A BOOK ABOUT COLOR

A CLEAR AND SIMPLE GUIDE FOR YOUNG ARTISTS

This shiny, cheerful lesson has mixed success conveying concepts. Well-chosen subject matter includes definitions, color mixing and color vibes. Unfortunately, the arbitrary organization calls each hue a “house” on “Color Street,” making the spectrum linear rather than circular. (A color wheel appears only at the end.) Hue implications are intriguing (“Red is loving. / Red is dangerous. / Orange is cheerful. / Orange is powerful”), but low value gets the shaft (“Darker values have more black and can make things seem creepy and menacing”—yes, sometimes, but what about cozy Goodnight Moon?). The text clearly explains mixing primaries to create secondaries, but large, blocky cut-paper–style digital shapes don’t show blending the way paint—or digital images chipped into smaller bits—could have. Most egregious is an error defining complementary colors as the primary and secondary that “work well together... / [l]ike” Christmas’s red and green; that’s the common-usage definition of “complementary,” whereas the technical art term “complementary” means sitting opposite on the color wheel and creating a neutral gray/brown when mixed. Bright, glossy and flawed; excellent idea, less-than-excellent execution. (Informational picture book. 6-10)

Pub Date: April 13, 2010

ISBN: 978-0-8050-9055-0

Page Count: 96

Publisher: Henry Holt

Review Posted Online: Dec. 31, 2010

Kirkus Reviews Issue: March 1, 2010

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A solo debut for Wenzel showcasing both technical chops and a philosophical bent.

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THEY ALL SAW A CAT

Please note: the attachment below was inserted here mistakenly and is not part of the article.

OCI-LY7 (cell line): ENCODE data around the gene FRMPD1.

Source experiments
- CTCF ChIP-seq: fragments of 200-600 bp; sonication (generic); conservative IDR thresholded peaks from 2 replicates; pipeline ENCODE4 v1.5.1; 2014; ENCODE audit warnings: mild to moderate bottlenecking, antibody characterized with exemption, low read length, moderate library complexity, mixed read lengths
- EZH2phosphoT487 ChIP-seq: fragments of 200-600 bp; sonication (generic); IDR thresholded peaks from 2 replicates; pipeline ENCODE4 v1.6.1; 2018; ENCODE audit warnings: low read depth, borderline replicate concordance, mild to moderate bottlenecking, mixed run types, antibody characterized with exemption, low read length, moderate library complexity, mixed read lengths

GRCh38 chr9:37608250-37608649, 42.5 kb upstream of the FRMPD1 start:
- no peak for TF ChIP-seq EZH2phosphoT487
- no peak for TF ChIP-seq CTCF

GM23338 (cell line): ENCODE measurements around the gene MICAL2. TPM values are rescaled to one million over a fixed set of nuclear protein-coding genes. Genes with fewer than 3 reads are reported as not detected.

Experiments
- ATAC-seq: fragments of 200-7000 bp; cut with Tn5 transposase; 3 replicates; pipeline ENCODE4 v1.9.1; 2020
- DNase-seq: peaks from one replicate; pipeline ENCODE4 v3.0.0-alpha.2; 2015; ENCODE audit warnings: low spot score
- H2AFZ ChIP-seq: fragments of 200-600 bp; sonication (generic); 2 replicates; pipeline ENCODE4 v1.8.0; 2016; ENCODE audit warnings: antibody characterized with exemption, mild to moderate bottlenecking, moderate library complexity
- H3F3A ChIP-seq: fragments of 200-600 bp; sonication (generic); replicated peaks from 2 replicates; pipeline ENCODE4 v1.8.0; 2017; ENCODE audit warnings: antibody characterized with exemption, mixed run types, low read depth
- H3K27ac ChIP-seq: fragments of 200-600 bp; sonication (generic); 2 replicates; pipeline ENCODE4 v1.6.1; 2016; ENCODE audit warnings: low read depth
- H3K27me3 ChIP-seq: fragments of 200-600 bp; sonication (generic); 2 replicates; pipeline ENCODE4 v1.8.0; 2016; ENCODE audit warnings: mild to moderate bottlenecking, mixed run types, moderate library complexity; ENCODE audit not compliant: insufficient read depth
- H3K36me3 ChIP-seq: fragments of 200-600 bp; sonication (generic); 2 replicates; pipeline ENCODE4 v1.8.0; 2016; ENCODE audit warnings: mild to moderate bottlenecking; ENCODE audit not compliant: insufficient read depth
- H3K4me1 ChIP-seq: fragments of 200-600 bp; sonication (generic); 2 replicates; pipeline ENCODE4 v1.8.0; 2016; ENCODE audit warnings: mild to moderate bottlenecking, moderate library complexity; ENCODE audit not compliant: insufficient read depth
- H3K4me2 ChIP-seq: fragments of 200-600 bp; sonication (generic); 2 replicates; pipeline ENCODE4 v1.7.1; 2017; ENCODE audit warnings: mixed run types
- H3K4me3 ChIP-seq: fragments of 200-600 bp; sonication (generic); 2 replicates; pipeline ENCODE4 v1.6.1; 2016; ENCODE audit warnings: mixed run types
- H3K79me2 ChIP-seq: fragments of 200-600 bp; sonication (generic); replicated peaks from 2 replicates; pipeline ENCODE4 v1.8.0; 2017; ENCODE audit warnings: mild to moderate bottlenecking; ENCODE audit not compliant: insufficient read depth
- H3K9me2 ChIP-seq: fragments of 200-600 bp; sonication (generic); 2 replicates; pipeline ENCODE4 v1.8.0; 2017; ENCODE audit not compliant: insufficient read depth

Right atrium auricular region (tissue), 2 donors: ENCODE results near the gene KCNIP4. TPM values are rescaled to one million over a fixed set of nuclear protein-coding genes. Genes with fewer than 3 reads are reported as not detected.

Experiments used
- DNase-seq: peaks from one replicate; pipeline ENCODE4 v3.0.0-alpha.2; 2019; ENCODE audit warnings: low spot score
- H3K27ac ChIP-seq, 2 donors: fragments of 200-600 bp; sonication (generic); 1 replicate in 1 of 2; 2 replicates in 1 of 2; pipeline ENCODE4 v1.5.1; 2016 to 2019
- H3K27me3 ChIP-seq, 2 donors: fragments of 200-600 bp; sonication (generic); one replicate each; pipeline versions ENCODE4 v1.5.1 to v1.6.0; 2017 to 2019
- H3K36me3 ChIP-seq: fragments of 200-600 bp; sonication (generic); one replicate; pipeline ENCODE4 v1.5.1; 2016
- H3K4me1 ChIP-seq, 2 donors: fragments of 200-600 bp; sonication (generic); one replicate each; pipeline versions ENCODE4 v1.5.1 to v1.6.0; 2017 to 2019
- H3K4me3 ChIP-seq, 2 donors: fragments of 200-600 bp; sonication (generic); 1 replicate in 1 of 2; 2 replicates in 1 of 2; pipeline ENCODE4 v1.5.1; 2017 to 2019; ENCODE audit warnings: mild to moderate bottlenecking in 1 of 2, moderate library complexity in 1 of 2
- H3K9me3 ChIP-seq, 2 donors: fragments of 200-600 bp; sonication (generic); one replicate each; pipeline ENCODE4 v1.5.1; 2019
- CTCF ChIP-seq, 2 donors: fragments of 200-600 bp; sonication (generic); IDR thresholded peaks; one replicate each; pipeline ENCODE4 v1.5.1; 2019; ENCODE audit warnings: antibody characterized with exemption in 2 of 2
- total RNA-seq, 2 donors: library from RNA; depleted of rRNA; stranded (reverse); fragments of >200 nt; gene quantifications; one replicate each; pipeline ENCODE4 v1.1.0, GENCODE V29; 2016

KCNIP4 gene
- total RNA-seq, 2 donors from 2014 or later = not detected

Wouldn’t the same housecat look very different to a dog and a mouse, a bee and a flea, a fox, a goldfish, or a skunk?

The differences are certainly vast in Wenzel’s often melodramatic scenes. Benign and strokable beneath the hand of a light-skinned child (visible only from the waist down), the brindled cat is transformed to an ugly, skinny slinker in a suspicious dog’s view. In a fox’s eyes it looks like delectably chubby prey but looms, a terrifying monster, over a cowering mouse. It seems a field of colored dots to a bee; jagged vibrations to an earthworm; a hairy thicket to a flea. “Yes,” runs the terse commentary’s refrain, “they all saw the cat.” Words in italics and in capital letters in nearly every line give said commentary a deliberate cadence and pacing: “The cat walked through the world, / with its whiskers, ears, and paws… // and the fish saw A CAT.” Along with inviting more reflective viewers to ruminate about perception and subjectivity, the cat’s perambulations offer elemental visual delights in the art’s extreme and sudden shifts in color, texture, and mood from one page or page turn to the next.

A solo debut for Wenzel showcasing both technical chops and a philosophical bent. (Picture book. 6-8)

Pub Date: Aug. 30, 2016

ISBN: 978-1-4521-5013-0

Page Count: 44

Publisher: Chronicle Books

Review Posted Online: June 1, 2016

Kirkus Reviews Issue: June 15, 2016

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MATH CURSE

An unsuspecting student falls victim to the Math Curse when her teacher notes that ``You can think of almost everything as a math problem.'' Suddenly, everything is: ``I wake up at 7:15. It takes me 10 minutes to get dressed, 15 minutes to eat my breakfast, and 1 minute to brush my teeth . . . if my bus leaves at 8:00, will I make it on time?'' If it's not a time problem, it's equivalents (``How many inches in a foot?''), multiplication, nondecimal numbers, money combinations, and more. What's the cure? It comes to her in a dream: A problem with an answer is no problem at all. Smith's big paintings-cum-collage are, as usual, way strange, perfectly complementing the wild, postmodern page design with concatenations of small objects, fragments, and geometric shapes and figures, all placed on dark, grainy backgrounds. Another calculated triumph from the fevered brows that brought forth The Stinky Cheese Man (1992) and other instant classics, this one with a bit of brainwork deftly woven in. Readers can check their answers on the back cover. (Picture book. 7-9)

Pub Date: Oct. 1, 1995

ISBN: 0-670-86194-4

Page Count: 32

Publisher: Viking

Review Posted Online: May 20, 2010

Kirkus Reviews Issue: Sept. 15, 1995

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